The best reference I have to the "Special Sets" of the 70's period is contained in volume 6 of the Hornby Companion Series published by New Cavendish Books. This volume is entitled "The Meccano System and the Special Purpose Meccano Sets", and was compiled by Bert Love and Jim Gamble. Page 266 contains a reference to motorised sets 3M, 4M, 4EL, and 5ME. Page 267 gives specific information on the 5ME, which appears to include a PDU ( Power Drive Unit with 6 ratio gearbox ) and battery unit. There is no reference to a set 5M.
Running short of information at this point, I consulted Geoff Wright on this matter. Many Meccanomen will know Geoff as the proprietor of the greatly missed Meccano emporium "MW Models" previously located in Henley-on-Thames. This wonderful Mecca was renowned throughout the world as the most fantastic source of absolutely everything to do with Meccano. While these things were available by mail order, those of us able to regularly visit the shop used to greatly enjoy chatting to Geoff and his team about everything Meccano.
"I certainly would be glad to see a photo of the No. 5 motorised set. We opened up at 165 Reading Road just before Christmas 1970, just after Binns Road had changed over from the 1960s series sets with 'themed' subtitles, to the 1970s sets which followed much the same contents as before, but with Sets 1 to 9 more or less the same as 1960's sets 0 to 8 renumbered, the old 9 being discontinued.
Both series featured some sets with motors. The 1960s series had Powerdrive and Junior Powerdrive, (I believe the Powerdrive had a parts list peculiar to it alone.) The 1970s series had the 3M and 4M (with a very poor 4.5 volt motor), and also a 5ME which was packed with both a Powerdrive motor and an Electronic Control Set (which had a Battery Box), and the 4EL (unmotorised) which was an Elektrikit Set added to a No.4. The first 1970s sets had dark blue boxing with silver metallic lettering. After a few years this became dark blue with white lettering. By 1976 the lids changed completely to a coloured illustration showing a boy and a girl building models. I mention all these to help dating the set in question.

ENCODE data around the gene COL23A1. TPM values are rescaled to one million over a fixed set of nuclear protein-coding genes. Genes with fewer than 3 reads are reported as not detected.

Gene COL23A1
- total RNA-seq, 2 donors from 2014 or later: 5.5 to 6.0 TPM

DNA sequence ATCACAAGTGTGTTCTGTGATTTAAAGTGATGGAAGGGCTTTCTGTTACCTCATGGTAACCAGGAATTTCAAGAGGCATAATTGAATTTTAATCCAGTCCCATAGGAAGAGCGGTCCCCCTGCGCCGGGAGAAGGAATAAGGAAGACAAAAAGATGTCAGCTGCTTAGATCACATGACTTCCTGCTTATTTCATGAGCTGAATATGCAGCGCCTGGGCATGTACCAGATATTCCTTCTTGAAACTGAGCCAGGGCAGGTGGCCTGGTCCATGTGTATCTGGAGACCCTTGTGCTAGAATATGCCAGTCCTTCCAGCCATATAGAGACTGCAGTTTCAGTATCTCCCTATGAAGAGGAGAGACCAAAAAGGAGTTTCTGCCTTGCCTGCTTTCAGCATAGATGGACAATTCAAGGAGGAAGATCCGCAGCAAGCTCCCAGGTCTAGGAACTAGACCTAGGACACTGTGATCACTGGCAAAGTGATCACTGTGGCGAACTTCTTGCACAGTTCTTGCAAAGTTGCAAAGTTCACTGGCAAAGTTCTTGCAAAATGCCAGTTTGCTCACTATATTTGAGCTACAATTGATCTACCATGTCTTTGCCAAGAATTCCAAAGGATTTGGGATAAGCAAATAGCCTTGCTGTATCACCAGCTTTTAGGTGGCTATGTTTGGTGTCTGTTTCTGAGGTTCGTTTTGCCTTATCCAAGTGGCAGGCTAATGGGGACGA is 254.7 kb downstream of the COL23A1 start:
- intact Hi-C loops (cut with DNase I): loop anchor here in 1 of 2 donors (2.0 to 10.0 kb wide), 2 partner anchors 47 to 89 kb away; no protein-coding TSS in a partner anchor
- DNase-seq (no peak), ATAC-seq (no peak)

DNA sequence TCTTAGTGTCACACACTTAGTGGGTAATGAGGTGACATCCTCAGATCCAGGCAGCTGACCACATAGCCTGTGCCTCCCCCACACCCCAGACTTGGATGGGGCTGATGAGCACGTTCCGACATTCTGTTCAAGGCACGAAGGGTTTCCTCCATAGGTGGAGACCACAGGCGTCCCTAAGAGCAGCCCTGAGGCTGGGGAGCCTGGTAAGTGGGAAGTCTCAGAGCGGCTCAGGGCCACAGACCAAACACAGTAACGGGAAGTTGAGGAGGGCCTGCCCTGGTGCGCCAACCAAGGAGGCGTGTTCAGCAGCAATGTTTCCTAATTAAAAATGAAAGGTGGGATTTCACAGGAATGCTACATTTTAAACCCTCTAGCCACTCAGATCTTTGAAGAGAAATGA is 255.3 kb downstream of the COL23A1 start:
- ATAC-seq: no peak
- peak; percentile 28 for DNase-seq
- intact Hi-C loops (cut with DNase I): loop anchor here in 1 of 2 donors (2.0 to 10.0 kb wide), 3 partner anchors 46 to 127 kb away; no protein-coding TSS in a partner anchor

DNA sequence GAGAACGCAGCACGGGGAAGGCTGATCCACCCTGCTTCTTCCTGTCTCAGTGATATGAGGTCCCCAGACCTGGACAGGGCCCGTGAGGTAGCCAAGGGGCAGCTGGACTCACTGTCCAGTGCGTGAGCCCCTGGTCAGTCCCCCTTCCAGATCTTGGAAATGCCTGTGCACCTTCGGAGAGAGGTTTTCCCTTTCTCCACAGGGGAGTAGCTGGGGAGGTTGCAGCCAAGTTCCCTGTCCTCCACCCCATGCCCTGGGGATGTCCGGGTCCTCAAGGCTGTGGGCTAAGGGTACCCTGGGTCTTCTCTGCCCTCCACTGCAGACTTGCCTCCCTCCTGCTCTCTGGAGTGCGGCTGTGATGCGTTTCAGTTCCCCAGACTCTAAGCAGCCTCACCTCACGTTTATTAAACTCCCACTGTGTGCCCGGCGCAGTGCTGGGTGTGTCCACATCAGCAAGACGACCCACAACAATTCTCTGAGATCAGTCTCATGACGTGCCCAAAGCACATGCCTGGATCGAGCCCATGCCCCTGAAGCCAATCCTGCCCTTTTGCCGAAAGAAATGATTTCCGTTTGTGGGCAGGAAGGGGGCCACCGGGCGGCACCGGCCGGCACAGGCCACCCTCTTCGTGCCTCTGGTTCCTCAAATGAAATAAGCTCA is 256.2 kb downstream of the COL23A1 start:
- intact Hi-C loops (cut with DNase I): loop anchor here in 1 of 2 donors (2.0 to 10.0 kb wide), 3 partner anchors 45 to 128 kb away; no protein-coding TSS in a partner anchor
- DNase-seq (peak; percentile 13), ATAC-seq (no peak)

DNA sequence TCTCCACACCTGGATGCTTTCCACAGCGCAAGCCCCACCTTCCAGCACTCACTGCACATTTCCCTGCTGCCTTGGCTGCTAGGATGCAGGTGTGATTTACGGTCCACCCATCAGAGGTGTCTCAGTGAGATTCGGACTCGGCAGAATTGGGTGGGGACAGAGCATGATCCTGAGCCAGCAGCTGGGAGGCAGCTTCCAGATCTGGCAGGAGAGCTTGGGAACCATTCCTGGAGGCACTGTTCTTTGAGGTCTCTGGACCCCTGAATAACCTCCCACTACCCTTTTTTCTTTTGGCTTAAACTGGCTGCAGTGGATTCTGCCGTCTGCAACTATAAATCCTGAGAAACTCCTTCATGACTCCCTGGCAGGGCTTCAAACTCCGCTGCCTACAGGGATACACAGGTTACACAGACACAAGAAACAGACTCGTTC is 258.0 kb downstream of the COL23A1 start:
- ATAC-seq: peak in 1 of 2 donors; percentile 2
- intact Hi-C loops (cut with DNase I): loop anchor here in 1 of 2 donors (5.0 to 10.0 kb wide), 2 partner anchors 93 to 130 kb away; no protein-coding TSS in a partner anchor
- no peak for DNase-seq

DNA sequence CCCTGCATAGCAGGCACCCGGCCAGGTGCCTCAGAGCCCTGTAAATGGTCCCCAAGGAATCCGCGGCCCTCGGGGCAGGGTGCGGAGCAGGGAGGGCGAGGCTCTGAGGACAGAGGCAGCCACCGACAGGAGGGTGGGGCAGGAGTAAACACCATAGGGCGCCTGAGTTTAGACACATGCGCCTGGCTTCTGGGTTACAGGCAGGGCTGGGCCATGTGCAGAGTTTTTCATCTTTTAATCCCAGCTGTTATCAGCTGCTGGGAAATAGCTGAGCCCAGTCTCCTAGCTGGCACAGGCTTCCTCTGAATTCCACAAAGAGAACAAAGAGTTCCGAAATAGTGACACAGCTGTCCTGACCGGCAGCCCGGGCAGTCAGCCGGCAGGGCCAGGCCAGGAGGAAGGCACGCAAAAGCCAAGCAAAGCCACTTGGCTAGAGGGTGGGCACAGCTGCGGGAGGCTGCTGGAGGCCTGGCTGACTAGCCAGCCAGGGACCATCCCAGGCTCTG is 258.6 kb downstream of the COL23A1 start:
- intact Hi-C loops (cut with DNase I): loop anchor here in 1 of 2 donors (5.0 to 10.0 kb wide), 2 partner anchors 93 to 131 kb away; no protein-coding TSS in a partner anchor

My memory of these was that they were similar to the first 1970s boxing with silver metallic lettering. My understanding was that they came about because Richard Lines had gone on a fact finding promotional visit to the United States, and came back with his findings which were that the Americans would find a motorised No.5 a most attractive proposition, so a special batch of these was put into production for the American market. If Richard Lines had indeed been involved then I presume it must have occurred just before the bankruptcy of Lines Brothers. I understand that Binns Road's hopes were dashed as sales were few. I know we handled some of these sets in our early days, but whether they were part of the stock from E.A.M.E.S., or new stock sold to us as discontinued lines by Binns Road, or second hand I can't remember. It would be interesting to find out if any one else has heard of a Richard Lines connection."